posted by From Bklyn at 6:00 AM on November 2, 2012

posted by From Bklyn at 6:00 AM on November 2, 2012

*Is there any evidence that teaching children math on the abacus will improve their overall understanding of math?*

According to the radio programme, there doesn't seem to be much evidence, mainly because of too many confounding variables. The differences between Japanese and Western cultures are too numerous (

*Ha! Geddit?*) to be able to isolate the effect of the abacus.

Then there's the famous

The general idea with the abacus in Japan, though, is that it's a great aid at concentration, is fun and produces an interest in numbers, as opposed to in the West where it's perfectly normal for people to admit that they're rubbish at maths.

posted by milkb0at at 6:04 AM on November 2, 2012 [1 favorite]

Here's the Feynman versus the abacus salesman story. The salesman's understanding of numbers is based on visual associations and transformations. Feynman's is based on remembering multiplication tables, cube roots, and primes. They both have a good system for understanding numbers, but they're good at different things. A visual understanding is obviously much better at addition and subtraction, and a bit bitter for multiplication and division. More complex problems like cube roots are more easily solved with the type of understanding that Feynman had.

See also Ramanujan, who had an amazing intuitive understanding of numbers.

So if you want to be a physicist or mathematician, you'll want to get friendly with the integers and know all their cubes and squares. For the kind of day-to-day math that most people run across, abacus calculation is probably more useful. I might have to find me an abacus.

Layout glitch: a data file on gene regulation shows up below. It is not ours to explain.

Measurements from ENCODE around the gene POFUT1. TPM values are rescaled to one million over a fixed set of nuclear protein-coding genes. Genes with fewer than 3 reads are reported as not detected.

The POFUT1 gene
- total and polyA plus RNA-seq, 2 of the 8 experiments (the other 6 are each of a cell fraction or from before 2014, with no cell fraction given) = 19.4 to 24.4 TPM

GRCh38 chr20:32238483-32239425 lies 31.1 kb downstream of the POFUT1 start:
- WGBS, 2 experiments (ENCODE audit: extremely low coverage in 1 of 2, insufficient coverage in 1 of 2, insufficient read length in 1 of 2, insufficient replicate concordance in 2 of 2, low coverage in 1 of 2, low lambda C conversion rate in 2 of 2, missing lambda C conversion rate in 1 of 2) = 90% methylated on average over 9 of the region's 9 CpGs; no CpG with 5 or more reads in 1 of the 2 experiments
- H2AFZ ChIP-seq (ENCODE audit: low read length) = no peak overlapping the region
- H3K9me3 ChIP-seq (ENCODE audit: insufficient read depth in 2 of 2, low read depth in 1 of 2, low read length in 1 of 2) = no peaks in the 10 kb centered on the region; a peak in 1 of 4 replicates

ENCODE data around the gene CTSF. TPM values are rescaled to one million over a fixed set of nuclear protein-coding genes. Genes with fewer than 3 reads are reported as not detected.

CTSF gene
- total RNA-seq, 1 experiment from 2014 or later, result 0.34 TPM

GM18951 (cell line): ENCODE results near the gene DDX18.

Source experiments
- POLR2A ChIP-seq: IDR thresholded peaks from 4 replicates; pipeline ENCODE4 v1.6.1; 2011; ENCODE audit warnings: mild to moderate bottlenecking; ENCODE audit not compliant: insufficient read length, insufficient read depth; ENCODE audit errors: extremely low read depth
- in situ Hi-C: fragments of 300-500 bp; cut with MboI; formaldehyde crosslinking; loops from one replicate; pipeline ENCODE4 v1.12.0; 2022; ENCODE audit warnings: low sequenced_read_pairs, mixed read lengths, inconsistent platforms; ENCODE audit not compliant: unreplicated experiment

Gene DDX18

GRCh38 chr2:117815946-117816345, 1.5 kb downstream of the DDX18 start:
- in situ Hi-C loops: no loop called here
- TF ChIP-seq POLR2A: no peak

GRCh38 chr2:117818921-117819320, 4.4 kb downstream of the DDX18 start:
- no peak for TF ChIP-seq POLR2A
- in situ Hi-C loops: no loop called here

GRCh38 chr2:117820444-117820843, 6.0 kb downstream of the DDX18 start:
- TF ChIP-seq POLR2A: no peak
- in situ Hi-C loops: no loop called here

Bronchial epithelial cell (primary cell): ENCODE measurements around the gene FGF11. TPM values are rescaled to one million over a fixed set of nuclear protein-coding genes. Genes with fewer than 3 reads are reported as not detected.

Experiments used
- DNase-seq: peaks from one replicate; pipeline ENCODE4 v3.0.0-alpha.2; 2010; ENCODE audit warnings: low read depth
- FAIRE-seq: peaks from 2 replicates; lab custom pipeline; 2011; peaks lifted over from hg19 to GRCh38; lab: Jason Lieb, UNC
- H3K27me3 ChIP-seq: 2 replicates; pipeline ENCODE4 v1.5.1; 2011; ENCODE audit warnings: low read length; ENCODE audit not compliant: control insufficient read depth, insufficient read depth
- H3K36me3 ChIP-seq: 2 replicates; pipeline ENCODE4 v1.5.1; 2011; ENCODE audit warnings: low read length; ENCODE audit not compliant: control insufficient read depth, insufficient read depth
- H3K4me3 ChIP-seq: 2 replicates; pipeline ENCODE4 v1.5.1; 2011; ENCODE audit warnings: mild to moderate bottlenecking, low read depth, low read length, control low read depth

posted by echo target at 6:25 AM on November 2, 2012 [1 favorite]

See also Ramanujan, who had an amazing intuitive understanding of numbers.

So if you want to be a physicist or mathematician, you'll want to get friendly with the integers and know all their cubes and squares. For the kind of day-to-day math that most people run across, abacus calculation is probably more useful. I might have to find me an abacus.

posted by echo target at 6:25 AM on November 2, 2012 [1 favorite]

*Is there any evidence that teaching children math on the abacus will improve their overall understanding of math?*

Back in the late 50's, I was in a group of elementary students used as experimental subjects for a variety of educational projects. One of these projects was learning to use the soroban.

I never was very good at anything but addition on the thing, but it did give me a lasting physical reference for columnar calculations and different number bases.

posted by Enron Hubbard at 6:26 AM on November 2, 2012

I think a slide rule is more likely to give you a deep understanding of numbers, although of course it's possible to use it by rote too.

posted by miyabo at 6:36 AM on November 2, 2012

posted by miyabo at 6:36 AM on November 2, 2012

I learned how to use an abacus at a young age, right around the time I learned how to do algebra, and how an atom bomb works, because I had only the give-away volume A of a set of encyclopedias.